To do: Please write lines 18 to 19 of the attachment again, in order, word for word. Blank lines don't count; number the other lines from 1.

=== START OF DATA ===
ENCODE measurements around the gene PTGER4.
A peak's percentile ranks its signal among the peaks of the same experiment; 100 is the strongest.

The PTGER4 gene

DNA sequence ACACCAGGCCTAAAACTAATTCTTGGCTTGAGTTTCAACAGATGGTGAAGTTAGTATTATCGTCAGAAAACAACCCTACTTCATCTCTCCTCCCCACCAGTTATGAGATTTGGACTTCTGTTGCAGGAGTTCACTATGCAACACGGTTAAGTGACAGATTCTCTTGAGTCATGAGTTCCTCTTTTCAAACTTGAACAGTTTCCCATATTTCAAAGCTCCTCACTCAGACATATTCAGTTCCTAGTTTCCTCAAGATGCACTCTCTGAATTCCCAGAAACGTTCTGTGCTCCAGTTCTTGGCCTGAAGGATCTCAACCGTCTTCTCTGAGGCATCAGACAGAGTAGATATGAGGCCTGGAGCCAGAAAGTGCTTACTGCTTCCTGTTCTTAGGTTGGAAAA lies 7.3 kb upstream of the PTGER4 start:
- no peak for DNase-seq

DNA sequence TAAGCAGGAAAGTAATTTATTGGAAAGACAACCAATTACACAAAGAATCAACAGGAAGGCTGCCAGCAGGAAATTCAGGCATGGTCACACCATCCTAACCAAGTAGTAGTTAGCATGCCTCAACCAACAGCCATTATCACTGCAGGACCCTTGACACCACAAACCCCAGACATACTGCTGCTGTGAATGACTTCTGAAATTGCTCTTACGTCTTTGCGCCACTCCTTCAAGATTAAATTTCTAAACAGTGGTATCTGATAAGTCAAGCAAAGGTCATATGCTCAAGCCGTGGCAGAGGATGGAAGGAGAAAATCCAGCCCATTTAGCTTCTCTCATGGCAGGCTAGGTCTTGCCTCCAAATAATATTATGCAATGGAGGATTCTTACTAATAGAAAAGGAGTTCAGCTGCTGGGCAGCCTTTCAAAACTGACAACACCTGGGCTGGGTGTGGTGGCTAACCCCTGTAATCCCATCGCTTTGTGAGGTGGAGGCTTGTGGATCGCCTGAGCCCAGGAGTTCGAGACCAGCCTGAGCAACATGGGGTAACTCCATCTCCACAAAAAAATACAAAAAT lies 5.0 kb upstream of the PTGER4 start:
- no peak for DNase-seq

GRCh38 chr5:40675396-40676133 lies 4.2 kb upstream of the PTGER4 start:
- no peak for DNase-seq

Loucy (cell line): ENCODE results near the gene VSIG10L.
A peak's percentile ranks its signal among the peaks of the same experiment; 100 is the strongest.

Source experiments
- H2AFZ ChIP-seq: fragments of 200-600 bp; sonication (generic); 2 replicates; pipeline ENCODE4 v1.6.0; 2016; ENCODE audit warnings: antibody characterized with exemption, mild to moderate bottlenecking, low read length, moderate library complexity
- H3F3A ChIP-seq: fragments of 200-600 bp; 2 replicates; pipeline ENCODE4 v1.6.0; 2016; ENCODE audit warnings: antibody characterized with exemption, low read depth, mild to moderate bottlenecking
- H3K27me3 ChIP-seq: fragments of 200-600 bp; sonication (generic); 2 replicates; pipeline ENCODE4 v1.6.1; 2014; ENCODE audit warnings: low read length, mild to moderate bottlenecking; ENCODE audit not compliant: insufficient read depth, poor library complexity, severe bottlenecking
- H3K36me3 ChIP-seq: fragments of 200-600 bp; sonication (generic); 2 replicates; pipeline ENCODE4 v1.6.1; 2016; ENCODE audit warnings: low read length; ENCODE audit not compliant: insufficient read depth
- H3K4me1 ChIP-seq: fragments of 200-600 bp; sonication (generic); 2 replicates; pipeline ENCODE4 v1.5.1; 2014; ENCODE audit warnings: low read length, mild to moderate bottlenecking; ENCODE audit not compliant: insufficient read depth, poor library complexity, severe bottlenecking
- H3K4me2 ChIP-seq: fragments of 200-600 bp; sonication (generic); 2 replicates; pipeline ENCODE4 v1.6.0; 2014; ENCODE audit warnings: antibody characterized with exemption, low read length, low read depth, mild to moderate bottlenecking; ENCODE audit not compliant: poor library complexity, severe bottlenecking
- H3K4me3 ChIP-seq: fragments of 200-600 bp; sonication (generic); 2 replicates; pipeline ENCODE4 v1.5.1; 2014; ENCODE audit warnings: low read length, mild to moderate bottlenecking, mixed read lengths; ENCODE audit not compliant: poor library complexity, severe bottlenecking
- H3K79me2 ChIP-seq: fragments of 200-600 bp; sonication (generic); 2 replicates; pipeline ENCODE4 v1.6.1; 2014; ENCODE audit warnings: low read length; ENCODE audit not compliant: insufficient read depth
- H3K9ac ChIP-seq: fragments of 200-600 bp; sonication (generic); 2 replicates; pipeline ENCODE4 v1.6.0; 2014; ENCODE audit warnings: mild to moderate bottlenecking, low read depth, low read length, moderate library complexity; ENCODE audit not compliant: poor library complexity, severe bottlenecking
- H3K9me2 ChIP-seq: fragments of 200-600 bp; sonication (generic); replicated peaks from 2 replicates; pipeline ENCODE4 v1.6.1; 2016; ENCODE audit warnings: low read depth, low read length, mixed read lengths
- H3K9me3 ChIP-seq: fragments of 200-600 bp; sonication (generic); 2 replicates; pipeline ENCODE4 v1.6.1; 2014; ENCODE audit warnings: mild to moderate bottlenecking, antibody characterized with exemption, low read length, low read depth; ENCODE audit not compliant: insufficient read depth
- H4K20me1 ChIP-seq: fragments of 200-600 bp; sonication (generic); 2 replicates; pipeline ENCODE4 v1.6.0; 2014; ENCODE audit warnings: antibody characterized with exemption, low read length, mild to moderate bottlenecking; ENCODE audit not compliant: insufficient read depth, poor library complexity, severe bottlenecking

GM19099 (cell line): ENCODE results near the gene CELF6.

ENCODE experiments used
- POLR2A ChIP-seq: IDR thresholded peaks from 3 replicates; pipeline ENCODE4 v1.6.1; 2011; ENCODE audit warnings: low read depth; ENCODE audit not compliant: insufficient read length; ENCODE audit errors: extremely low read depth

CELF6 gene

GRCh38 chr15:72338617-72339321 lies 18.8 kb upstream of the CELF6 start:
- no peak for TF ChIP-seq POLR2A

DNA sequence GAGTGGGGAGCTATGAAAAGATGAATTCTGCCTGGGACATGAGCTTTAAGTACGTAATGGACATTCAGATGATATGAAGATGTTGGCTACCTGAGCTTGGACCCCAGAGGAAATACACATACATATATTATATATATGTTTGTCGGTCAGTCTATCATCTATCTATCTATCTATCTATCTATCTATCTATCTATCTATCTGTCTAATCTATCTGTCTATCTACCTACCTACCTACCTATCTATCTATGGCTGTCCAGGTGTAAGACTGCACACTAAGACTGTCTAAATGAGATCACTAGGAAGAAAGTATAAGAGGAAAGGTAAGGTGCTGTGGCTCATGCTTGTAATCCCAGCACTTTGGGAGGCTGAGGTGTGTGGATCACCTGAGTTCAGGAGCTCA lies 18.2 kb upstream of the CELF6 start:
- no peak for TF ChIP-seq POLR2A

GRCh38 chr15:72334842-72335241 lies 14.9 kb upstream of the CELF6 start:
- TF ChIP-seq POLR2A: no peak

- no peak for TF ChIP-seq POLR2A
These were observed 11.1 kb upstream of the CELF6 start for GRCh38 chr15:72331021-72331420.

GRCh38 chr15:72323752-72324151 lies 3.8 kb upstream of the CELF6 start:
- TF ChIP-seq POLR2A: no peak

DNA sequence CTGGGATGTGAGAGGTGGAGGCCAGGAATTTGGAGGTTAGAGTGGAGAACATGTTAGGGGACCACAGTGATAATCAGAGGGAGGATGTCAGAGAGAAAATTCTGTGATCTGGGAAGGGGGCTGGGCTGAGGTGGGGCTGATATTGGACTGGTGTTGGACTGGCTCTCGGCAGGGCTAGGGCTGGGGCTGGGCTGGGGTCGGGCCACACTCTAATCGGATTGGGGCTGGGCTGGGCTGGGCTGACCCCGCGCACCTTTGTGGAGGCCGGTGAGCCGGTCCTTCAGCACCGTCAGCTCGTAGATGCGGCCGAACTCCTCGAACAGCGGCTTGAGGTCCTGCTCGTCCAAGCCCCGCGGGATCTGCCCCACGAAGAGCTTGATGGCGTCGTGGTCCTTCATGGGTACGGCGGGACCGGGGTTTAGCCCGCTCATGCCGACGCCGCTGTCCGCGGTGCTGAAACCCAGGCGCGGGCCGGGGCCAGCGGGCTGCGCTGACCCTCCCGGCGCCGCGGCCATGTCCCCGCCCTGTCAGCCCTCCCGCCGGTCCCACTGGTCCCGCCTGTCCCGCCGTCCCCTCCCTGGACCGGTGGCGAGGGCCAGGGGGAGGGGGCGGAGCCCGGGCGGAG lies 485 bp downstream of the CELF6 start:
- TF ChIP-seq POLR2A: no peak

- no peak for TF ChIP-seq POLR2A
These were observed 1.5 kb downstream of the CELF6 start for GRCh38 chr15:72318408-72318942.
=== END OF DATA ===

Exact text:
- H3K4me2 ChIP-seq: fragments of 200-600 bp; sonication (generic); 2 replicates; pipeline ENCODE4 v1.6.0; 2014; ENCODE audit warnings: antibody characterized with exemption, low read length, low read depth, mild to moderate bottlenecking; ENCODE audit not compliant: poor library complexity, severe bottlenecking
- H3K4me3 ChIP-seq: fragments of 200-600 bp; sonication (generic); 2 replicates; pipeline ENCODE4 v1.5.1; 2014; ENCODE audit warnings: low read length, mild to moderate bottlenecking, mixed read lengths; ENCODE audit not compliant: poor library complexity, severe bottlenecking